First Female Sailor Has Completed Navy Special Warfare Training

It’s been five years since women became eligible to apply for any combat job in the military, and no surprise, military women are going for some of the toughest jobs serving our country. On July 15, the first woman graduated from training in the elite Naval Special Warfare unit — a training the Navy says only 35% of participants manage to complete — to become a Special Warfare Combatant-craft Crewmen.

We’re thinking they need to update the “crewmen” part of that classification!

The new SWCC was one of 17 graduates of the training. The Navy has not released the new SWCC’s name, which is a standard practice for anyone in special forces. However, it’s clear the Navy is proud of her accomplishment.

“Becoming the first woman to graduate from a Naval Special Warfare training pipeline is an extraordinary accomplishment, and we are incredibly proud of our teammate,” Rear Adm. H. W. Howard III, commander, U.S. Naval Special Warfare Command, said in a statement about this military first. “Like her fellow operators, she demonstrated the character, cognitive and leadership attributes required to join our force.”

Graduate of Crewman Qualification Training Class 115 receives a compass at Naval Special Warfare Center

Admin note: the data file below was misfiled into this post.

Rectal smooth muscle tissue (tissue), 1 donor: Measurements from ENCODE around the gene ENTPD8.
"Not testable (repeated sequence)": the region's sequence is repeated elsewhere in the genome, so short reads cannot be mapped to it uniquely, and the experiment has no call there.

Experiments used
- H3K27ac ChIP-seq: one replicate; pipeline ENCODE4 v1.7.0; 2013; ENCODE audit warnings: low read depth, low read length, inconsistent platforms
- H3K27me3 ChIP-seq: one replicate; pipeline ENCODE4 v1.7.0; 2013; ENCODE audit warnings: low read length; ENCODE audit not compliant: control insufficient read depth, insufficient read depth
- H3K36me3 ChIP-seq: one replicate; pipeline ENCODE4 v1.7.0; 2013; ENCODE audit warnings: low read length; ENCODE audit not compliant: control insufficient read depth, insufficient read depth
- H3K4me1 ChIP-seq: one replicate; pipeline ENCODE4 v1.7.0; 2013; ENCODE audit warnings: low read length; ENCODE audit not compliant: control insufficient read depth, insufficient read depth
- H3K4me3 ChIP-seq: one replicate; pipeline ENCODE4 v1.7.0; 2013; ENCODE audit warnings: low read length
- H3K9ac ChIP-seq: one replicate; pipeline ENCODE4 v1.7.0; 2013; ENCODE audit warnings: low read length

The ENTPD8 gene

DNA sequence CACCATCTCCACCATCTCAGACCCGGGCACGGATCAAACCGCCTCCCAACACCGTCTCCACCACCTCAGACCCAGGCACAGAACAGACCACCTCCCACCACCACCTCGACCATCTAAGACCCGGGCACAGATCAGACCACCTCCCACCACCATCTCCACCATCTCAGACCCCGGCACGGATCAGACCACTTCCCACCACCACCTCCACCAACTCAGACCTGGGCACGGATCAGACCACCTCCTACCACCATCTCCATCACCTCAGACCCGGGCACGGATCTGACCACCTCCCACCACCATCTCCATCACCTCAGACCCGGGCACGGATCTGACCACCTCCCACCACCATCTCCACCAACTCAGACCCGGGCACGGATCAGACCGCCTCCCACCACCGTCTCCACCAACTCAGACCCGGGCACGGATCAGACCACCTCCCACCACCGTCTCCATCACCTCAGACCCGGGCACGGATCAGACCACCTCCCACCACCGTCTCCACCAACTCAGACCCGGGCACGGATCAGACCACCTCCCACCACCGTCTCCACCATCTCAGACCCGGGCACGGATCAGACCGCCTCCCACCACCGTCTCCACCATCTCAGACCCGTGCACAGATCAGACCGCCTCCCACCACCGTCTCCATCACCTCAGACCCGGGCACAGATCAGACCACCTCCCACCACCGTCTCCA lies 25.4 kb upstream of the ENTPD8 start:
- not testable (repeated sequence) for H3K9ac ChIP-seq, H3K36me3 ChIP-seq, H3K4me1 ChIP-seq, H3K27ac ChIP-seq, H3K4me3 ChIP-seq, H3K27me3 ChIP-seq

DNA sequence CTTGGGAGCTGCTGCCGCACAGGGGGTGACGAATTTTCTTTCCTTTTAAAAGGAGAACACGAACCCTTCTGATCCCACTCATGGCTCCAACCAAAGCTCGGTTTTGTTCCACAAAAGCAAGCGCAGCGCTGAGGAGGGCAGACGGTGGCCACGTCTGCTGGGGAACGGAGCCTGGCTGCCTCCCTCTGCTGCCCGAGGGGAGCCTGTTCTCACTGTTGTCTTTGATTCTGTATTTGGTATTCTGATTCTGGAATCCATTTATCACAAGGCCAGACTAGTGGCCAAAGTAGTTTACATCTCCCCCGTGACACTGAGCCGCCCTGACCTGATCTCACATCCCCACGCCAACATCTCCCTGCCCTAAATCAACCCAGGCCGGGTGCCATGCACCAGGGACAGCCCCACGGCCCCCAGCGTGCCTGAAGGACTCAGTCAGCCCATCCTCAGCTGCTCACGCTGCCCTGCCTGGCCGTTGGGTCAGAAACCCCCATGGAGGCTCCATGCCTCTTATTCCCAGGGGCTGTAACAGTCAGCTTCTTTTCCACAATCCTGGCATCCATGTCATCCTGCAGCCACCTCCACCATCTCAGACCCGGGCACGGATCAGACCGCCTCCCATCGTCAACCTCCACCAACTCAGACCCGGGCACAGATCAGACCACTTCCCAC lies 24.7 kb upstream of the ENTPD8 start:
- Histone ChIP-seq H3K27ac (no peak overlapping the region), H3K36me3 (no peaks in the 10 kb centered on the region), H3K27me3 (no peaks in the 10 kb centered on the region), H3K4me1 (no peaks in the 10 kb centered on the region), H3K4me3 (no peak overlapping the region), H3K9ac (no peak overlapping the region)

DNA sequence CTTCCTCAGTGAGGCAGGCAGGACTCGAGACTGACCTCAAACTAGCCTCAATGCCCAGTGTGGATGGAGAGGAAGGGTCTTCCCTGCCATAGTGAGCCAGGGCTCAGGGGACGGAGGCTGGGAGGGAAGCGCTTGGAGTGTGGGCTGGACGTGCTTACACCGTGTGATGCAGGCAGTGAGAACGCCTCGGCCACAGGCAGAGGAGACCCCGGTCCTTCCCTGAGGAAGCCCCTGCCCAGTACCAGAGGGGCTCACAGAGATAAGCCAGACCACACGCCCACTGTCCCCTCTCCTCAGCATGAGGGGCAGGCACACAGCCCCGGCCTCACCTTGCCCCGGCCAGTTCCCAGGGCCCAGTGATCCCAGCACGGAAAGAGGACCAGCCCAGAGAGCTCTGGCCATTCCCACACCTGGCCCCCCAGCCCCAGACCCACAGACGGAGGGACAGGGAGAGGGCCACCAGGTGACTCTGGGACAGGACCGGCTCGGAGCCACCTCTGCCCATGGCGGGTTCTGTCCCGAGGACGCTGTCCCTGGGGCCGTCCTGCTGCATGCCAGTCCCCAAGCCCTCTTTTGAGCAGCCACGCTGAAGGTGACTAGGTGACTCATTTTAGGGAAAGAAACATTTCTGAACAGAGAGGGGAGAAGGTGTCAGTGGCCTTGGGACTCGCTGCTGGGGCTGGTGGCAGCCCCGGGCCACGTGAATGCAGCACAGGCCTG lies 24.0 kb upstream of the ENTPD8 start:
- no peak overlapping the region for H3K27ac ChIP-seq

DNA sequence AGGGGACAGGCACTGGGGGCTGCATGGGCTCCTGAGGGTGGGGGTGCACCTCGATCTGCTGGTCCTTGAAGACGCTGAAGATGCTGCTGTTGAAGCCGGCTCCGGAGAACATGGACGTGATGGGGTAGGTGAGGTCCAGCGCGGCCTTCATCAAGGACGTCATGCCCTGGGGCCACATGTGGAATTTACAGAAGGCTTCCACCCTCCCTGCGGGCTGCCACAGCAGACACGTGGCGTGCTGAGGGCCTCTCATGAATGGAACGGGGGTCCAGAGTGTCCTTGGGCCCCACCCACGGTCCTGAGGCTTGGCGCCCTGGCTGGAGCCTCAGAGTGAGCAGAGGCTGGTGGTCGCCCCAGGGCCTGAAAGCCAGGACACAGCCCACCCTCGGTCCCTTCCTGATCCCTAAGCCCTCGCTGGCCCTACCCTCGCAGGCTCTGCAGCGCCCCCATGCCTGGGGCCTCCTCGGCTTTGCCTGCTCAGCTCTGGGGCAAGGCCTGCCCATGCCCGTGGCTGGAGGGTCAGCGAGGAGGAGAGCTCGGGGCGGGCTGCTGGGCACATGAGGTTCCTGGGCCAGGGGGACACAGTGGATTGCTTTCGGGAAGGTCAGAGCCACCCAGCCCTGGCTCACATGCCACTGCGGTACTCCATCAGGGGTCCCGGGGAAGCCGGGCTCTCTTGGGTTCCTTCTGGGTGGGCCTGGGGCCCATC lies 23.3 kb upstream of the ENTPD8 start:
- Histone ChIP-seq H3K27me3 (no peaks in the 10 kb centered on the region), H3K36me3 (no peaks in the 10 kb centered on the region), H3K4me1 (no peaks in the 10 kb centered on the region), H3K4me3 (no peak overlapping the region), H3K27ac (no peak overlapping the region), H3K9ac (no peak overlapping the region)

U.S. Navy/Mass Communication Specialist 1st Class Anthony Walker

What’s next for this new SWCC?

“Following graduation, the newly-minted SWCCs will report to either a Special Boat Team or follow-on training,” according to the statement.

The Naval Special Warfare Center is the pipeline for Special Boat Teams community and the Navy’s better-known SEAL community. According to USNI News, SWCC and SEAL training are similar, but SWCC training focuses on operating small boats and inserting and extracting SEALs and other special forces at sea. The training takes nearly 40 weeks.

Eighteen women have attempted to pass the SEAL or SWCC training since women were first allowed to apply in 2016, but this graduate is the first to complete either training. However, three of those women are still in the training pipeline, the Associated Press reports.